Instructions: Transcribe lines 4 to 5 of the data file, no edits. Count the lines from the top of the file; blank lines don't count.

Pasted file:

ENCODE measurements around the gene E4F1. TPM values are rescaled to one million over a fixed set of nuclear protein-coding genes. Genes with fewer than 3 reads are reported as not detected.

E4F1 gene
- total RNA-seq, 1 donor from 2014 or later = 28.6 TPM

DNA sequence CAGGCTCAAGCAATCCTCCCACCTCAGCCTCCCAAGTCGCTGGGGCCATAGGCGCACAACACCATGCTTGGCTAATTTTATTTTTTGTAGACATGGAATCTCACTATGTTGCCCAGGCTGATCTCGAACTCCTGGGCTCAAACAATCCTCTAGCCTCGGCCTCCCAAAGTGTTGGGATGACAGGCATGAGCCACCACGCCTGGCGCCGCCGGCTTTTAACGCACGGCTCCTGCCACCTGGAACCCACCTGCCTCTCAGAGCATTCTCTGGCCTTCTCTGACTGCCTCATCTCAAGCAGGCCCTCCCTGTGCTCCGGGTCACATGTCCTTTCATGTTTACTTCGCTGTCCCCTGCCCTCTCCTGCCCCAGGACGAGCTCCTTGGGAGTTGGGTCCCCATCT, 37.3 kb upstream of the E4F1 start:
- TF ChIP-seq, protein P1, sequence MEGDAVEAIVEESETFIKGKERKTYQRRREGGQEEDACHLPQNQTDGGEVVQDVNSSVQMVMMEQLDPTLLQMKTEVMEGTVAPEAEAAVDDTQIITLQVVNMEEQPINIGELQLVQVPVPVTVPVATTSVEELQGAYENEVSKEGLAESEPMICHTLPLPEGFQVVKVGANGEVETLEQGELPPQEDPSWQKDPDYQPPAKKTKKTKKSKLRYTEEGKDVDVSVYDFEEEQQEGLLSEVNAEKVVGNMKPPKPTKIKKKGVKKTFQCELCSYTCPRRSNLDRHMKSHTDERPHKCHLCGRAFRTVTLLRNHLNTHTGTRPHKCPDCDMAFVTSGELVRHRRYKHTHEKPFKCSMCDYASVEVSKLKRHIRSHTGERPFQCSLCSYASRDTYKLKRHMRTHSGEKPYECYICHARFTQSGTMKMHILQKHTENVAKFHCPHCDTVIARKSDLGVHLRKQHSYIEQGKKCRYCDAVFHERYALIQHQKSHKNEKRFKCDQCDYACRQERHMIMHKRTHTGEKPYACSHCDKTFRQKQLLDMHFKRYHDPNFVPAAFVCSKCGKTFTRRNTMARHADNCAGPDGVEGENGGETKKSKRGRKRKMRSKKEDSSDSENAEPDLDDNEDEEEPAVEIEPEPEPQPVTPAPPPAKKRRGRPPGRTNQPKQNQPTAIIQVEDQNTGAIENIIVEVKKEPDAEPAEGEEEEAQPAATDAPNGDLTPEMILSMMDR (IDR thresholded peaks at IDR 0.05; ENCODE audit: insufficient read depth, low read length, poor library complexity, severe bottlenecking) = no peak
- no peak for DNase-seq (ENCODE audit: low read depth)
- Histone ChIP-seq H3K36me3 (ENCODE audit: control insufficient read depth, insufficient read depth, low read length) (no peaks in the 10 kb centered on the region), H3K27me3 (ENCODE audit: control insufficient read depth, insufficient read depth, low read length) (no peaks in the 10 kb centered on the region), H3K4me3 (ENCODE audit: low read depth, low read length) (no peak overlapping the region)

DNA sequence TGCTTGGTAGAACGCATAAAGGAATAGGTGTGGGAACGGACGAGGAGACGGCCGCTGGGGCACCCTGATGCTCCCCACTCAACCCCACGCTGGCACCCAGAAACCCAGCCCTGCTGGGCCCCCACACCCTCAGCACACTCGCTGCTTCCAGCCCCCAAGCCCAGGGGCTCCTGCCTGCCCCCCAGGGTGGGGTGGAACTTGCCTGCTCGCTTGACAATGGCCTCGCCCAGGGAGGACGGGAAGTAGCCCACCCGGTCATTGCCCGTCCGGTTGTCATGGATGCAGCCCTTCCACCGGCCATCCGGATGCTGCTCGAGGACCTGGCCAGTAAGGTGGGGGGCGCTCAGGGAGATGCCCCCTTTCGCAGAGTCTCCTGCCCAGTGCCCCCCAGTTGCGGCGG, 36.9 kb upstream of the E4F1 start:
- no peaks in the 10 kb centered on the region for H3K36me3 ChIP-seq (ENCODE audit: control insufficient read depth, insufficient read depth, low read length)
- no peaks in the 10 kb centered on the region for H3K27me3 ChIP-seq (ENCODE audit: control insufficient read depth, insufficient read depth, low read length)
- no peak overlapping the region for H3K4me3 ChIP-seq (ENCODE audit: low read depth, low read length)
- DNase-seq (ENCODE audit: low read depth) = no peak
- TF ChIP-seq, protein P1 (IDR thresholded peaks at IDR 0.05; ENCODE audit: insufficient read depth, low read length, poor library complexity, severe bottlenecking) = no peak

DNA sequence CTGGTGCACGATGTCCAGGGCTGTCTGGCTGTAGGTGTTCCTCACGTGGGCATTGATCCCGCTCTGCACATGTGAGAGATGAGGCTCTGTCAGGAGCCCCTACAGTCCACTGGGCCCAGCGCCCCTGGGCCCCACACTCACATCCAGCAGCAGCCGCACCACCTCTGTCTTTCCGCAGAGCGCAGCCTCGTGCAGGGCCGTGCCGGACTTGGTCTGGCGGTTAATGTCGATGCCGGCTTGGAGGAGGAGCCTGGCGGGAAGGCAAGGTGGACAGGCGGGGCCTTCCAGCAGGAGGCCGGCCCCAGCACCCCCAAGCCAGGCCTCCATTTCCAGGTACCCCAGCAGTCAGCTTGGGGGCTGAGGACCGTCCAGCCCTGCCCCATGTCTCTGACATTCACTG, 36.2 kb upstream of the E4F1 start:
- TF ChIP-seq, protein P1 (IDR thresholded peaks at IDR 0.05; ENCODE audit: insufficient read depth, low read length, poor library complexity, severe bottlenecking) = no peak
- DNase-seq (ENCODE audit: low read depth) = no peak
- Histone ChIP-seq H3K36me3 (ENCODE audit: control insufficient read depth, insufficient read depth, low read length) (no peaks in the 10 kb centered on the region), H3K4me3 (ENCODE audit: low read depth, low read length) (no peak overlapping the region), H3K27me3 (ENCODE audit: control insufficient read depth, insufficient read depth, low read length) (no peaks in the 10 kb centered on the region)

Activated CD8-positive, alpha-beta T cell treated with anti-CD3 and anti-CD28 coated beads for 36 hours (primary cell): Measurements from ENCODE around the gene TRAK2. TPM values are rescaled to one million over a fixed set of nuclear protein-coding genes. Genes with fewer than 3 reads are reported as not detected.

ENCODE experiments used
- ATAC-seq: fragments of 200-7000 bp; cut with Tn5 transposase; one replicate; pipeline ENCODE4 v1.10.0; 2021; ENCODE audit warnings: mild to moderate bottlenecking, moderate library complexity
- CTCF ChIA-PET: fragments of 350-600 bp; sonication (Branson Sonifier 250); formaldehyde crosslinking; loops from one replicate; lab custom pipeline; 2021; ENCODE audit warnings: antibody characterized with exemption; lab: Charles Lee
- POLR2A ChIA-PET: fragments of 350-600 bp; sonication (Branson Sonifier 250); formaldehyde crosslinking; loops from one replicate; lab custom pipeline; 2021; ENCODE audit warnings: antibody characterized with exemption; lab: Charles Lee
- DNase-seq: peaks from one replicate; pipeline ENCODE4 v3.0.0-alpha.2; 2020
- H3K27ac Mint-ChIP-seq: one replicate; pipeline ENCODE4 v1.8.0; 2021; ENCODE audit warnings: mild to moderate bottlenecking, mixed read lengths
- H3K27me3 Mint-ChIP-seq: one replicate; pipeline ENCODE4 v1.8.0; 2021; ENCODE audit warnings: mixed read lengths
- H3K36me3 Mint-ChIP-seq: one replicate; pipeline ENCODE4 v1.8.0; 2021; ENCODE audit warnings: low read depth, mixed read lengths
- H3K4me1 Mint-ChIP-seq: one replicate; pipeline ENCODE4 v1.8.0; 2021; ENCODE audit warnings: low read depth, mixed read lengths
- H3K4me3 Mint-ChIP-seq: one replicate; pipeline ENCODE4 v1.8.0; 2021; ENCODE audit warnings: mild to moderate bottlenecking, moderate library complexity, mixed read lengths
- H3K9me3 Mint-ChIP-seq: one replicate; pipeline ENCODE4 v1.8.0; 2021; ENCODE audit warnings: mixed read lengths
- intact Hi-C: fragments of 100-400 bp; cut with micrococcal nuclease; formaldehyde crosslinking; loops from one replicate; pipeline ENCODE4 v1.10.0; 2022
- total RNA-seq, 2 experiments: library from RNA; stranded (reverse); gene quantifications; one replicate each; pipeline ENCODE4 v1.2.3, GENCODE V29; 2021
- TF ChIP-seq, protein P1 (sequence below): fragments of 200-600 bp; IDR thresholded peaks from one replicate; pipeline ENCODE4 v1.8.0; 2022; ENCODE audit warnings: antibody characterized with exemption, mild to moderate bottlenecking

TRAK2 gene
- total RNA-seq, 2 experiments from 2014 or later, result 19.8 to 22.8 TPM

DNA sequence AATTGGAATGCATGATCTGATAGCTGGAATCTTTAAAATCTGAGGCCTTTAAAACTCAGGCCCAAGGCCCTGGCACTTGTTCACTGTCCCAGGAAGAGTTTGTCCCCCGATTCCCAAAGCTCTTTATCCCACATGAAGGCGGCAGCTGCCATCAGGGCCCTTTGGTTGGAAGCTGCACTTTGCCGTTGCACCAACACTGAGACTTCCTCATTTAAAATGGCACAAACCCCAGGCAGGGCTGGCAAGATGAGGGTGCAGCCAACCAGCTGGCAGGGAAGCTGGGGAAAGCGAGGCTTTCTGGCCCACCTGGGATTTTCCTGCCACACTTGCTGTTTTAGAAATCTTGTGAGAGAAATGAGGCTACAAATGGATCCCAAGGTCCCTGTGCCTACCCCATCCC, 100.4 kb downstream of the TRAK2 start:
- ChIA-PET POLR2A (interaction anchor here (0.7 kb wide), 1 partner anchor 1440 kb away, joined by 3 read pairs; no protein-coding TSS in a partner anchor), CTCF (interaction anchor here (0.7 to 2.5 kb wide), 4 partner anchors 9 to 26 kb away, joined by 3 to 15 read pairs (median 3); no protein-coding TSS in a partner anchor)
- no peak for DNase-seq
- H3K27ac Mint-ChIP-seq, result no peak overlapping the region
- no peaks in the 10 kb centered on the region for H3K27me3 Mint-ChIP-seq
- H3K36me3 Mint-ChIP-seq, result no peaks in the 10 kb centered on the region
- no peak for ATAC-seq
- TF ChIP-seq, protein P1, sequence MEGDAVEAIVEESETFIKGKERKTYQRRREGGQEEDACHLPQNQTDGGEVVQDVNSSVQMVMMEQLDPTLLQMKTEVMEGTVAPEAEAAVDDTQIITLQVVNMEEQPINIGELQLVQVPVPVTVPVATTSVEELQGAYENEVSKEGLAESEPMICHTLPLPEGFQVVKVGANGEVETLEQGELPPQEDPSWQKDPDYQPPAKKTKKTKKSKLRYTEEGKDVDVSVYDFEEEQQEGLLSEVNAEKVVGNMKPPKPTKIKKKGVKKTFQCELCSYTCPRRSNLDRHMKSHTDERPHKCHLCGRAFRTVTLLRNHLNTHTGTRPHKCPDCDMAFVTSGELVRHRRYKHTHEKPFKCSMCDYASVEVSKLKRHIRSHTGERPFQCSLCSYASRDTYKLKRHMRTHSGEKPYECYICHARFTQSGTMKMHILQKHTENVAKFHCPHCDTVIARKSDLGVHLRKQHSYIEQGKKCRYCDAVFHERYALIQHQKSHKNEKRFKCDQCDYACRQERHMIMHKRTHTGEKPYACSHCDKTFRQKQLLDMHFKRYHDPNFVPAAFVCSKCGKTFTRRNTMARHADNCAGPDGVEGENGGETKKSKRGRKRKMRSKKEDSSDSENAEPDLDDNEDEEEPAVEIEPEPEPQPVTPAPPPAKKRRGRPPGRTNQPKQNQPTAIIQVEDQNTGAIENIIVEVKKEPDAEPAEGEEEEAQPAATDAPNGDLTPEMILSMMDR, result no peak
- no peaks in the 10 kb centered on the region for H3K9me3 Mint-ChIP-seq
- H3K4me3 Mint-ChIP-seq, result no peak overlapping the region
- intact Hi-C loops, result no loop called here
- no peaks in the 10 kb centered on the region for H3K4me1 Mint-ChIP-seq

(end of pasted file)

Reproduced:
DNA sequence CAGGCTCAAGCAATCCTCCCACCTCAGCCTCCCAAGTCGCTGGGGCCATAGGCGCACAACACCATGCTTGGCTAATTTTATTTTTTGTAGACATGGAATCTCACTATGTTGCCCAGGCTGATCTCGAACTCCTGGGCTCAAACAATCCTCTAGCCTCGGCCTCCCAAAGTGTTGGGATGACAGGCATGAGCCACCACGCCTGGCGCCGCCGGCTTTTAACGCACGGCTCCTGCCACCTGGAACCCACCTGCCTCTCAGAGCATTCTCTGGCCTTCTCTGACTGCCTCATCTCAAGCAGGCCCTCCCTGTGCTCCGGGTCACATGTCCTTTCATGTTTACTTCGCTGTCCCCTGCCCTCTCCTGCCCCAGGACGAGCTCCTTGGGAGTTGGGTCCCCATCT, 37.3 kb upstream of the E4F1 start:
- TF ChIP-seq, protein P1, sequence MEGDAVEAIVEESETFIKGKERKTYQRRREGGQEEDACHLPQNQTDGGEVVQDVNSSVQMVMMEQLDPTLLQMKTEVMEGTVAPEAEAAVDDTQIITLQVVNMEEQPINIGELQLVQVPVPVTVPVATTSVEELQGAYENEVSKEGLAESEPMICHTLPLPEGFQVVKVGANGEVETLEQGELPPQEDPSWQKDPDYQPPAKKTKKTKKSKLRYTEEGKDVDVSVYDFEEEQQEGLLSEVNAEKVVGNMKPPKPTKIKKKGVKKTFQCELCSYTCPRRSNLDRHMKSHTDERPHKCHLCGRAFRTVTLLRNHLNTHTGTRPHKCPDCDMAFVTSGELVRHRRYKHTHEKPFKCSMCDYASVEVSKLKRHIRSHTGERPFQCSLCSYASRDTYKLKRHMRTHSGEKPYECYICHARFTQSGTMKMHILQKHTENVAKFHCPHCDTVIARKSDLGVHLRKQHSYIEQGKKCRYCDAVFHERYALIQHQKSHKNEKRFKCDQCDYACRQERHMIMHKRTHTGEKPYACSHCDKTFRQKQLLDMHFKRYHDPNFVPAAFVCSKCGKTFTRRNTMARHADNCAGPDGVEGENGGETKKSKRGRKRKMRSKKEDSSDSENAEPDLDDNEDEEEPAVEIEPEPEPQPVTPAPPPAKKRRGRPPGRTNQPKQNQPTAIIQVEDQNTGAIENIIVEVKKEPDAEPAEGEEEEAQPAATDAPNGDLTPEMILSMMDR (IDR thresholded peaks at IDR 0.05; ENCODE audit: insufficient read depth, low read length, poor library complexity, severe bottlenecking) = no peak